Our plane was descending slowly. From the window, we could see overlay yellow lights like sparkling stars in the dark night. Meanwhile, the pilot instructed all passengers to fasten their seatbelts and move their seats into an upright position. Our hearts beat faster and faster. We could not wait to begin our short trip to a country to which we had long been looking forward: Morocco.
Stepping into the street of the Medina (Old City), from our tranquil guest house with its traditional courtyard, open-roof top and old fashioned doors and locks, was like stepping into a world not to far removed from the images of Asia and Africa depicted by 19th century European Orientalist travelogues and art works.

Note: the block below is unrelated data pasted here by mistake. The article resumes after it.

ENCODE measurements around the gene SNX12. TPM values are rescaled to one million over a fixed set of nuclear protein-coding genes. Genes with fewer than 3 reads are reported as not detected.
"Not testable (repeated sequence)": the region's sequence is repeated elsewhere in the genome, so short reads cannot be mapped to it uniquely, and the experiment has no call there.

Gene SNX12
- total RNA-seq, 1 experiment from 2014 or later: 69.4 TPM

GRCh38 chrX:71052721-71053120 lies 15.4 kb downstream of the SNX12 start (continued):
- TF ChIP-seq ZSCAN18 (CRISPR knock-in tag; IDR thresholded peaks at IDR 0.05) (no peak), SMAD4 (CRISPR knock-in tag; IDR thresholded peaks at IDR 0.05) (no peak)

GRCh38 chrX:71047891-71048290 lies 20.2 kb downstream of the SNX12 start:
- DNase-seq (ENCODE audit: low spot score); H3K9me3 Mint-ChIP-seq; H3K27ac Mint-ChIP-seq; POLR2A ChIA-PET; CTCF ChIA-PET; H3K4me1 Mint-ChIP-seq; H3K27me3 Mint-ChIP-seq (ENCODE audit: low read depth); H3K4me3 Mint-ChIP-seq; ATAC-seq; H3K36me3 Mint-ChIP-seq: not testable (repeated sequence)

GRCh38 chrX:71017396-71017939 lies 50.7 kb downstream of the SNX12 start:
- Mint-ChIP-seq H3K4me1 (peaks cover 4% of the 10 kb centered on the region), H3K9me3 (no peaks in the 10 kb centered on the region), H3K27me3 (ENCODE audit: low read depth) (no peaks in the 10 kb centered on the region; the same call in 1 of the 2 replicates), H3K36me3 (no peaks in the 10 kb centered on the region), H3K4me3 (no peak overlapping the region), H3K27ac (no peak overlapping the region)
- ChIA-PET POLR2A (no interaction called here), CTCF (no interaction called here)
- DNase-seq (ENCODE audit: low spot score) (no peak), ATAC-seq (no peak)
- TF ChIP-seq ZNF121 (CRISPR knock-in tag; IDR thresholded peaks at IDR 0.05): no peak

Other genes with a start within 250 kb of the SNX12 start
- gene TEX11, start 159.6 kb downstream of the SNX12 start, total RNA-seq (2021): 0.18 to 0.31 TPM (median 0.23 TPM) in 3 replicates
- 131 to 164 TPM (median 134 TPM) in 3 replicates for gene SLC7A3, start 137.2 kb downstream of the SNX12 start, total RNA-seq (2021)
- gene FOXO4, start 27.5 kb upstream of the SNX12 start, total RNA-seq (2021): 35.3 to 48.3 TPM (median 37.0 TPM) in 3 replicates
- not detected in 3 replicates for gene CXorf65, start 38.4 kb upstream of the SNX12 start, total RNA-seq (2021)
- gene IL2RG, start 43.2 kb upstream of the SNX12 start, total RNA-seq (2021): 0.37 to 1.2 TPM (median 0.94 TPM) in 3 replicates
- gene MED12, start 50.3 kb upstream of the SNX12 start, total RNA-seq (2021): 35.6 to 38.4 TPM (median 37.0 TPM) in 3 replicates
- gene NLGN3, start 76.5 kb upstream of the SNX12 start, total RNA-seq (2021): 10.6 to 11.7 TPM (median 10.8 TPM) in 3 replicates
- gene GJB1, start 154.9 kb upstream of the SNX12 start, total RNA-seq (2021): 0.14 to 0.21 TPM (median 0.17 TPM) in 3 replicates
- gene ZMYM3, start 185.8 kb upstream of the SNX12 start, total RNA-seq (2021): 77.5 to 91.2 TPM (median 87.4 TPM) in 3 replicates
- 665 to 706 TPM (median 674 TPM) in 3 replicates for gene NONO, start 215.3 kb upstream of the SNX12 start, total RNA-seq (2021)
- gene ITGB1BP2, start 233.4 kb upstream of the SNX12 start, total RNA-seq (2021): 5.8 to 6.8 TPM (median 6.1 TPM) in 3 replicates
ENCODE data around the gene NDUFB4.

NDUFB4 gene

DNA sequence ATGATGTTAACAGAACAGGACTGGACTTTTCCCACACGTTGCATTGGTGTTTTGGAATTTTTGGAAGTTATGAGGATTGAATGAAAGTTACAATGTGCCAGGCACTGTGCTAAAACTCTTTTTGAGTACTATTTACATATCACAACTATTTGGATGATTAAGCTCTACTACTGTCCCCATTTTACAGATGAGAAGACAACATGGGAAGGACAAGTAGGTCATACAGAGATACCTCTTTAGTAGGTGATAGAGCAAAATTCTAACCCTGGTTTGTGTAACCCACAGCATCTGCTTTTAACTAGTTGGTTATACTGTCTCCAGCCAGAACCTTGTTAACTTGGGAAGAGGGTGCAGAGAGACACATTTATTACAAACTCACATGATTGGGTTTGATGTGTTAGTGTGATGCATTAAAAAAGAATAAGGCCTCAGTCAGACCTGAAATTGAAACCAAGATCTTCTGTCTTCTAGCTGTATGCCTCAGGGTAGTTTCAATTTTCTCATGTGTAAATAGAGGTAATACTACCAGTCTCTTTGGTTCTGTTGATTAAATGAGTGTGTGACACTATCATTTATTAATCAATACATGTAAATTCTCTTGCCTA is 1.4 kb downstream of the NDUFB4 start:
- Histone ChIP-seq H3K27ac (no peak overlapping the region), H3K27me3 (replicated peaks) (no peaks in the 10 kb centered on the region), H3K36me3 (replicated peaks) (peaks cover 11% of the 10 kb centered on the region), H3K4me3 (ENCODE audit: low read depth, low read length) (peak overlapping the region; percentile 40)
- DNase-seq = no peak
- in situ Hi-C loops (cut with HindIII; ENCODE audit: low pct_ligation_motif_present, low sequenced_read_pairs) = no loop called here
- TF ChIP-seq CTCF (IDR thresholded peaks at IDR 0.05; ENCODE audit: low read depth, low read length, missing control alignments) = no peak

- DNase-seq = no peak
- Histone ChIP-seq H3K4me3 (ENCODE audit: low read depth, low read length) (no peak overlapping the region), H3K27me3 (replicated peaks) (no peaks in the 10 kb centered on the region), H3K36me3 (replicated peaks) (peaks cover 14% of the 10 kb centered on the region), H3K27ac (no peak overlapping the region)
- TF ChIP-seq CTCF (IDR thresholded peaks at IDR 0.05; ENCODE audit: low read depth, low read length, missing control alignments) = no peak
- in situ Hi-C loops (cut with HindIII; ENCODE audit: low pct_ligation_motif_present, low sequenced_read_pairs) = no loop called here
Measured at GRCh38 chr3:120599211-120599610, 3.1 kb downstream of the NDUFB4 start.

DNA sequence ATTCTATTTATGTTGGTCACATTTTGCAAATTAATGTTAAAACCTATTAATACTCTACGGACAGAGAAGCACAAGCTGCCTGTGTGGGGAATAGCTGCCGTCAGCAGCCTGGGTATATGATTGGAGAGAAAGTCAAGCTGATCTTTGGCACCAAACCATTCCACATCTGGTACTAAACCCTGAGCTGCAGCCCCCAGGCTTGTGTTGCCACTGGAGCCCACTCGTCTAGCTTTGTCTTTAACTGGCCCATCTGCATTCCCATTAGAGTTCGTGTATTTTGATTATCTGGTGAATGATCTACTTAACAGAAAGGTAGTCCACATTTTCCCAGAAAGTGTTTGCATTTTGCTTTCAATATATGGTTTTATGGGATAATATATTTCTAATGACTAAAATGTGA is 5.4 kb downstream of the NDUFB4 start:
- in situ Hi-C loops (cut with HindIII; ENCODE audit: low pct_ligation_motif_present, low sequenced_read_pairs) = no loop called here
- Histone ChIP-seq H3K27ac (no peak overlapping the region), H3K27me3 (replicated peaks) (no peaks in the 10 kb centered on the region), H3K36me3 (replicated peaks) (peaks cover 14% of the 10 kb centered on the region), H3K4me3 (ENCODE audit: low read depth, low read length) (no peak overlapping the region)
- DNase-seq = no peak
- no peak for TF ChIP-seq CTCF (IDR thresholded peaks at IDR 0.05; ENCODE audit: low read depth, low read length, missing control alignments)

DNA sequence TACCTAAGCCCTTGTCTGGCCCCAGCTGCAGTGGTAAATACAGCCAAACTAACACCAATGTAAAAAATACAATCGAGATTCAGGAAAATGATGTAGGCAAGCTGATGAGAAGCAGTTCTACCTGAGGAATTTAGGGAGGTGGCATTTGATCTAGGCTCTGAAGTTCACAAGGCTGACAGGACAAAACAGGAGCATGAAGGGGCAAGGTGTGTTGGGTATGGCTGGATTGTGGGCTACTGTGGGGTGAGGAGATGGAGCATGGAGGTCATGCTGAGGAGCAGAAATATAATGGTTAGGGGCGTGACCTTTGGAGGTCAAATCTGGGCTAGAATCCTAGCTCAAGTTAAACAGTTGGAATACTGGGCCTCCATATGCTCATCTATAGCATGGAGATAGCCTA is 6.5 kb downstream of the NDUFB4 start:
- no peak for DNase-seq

Muslim women, just as women off all religious affiliations and backgrounds, struggle against various forms of gender discrimination. What is important, is to distinguish between constraints imposed by Islam as a religion and the Patriarchal cultural norms that predate Islam. Legal restrictions on women's autonomy are often an amalgamation of the two.
These protests have not been like the events of two years ago. What has been occurring in Tunisia can be split into two separate groups: honest protesters calling for the removal of a government that they believe encouraged the murder of Chokri Belaid, and rioters attempting to benefit from the state of crisis.
A British Airways plane had to divert on a flight to North Africa following alleged drunken behaviour by two women passengers. The pair, believed t...